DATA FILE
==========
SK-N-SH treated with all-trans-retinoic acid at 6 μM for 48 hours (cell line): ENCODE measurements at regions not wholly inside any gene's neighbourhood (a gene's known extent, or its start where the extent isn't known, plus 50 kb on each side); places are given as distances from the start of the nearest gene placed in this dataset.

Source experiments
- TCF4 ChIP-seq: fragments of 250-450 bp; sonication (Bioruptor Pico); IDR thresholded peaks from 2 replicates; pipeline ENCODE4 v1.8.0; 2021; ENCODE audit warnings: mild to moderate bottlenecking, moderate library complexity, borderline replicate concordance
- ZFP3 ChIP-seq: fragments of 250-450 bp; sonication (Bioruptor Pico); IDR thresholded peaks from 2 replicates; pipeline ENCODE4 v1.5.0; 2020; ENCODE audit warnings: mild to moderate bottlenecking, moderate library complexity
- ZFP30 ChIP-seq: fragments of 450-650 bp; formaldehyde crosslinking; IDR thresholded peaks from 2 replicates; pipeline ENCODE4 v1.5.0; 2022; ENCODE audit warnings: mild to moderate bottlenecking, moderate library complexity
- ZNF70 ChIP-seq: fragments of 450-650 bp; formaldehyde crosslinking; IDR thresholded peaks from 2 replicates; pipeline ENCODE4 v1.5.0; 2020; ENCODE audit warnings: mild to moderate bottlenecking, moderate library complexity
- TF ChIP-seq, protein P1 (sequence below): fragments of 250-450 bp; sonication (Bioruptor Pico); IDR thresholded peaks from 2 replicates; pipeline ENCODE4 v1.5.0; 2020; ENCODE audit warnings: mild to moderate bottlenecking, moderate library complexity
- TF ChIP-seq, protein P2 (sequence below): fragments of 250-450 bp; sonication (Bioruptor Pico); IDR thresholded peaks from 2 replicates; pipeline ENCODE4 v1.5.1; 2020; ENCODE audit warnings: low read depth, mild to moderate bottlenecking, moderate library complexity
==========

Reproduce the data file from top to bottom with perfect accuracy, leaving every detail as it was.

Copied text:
SK-N-SH treated with all-trans-retinoic acid at 6 μM for 48 hours (cell line): ENCODE measurements at regions not wholly inside any gene's neighbourhood (a gene's known extent, or its start where the extent isn't known, plus 50 kb on each side); places are given as distances from the start of the nearest gene placed in this dataset.

Source experiments
- TCF4 ChIP-seq: fragments of 250-450 bp; sonication (Bioruptor Pico); IDR thresholded peaks from 2 replicates; pipeline ENCODE4 v1.8.0; 2021; ENCODE audit warnings: mild to moderate bottlenecking, moderate library complexity, borderline replicate concordance
- ZFP3 ChIP-seq: fragments of 250-450 bp; sonication (Bioruptor Pico); IDR thresholded peaks from 2 replicates; pipeline ENCODE4 v1.5.0; 2020; ENCODE audit warnings: mild to moderate bottlenecking, moderate library complexity
- ZFP30 ChIP-seq: fragments of 450-650 bp; formaldehyde crosslinking; IDR thresholded peaks from 2 replicates; pipeline ENCODE4 v1.5.0; 2022; ENCODE audit warnings: mild to moderate bottlenecking, moderate library complexity
- ZNF70 ChIP-seq: fragments of 450-650 bp; formaldehyde crosslinking; IDR thresholded peaks from 2 replicates; pipeline ENCODE4 v1.5.0; 2020; ENCODE audit warnings: mild to moderate bottlenecking, moderate library complexity
- TF ChIP-seq, protein P1 (sequence below): fragments of 250-450 bp; sonication (Bioruptor Pico); IDR thresholded peaks from 2 replicates; pipeline ENCODE4 v1.5.0; 2020; ENCODE audit warnings: mild to moderate bottlenecking, moderate library complexity
- TF ChIP-seq, protein P2 (sequence below): fragments of 250-450 bp; sonication (Bioruptor Pico); IDR thresholded peaks from 2 replicates; pipeline ENCODE4 v1.5.1; 2020; ENCODE audit warnings: low read depth, mild to moderate bottlenecking, moderate library complexity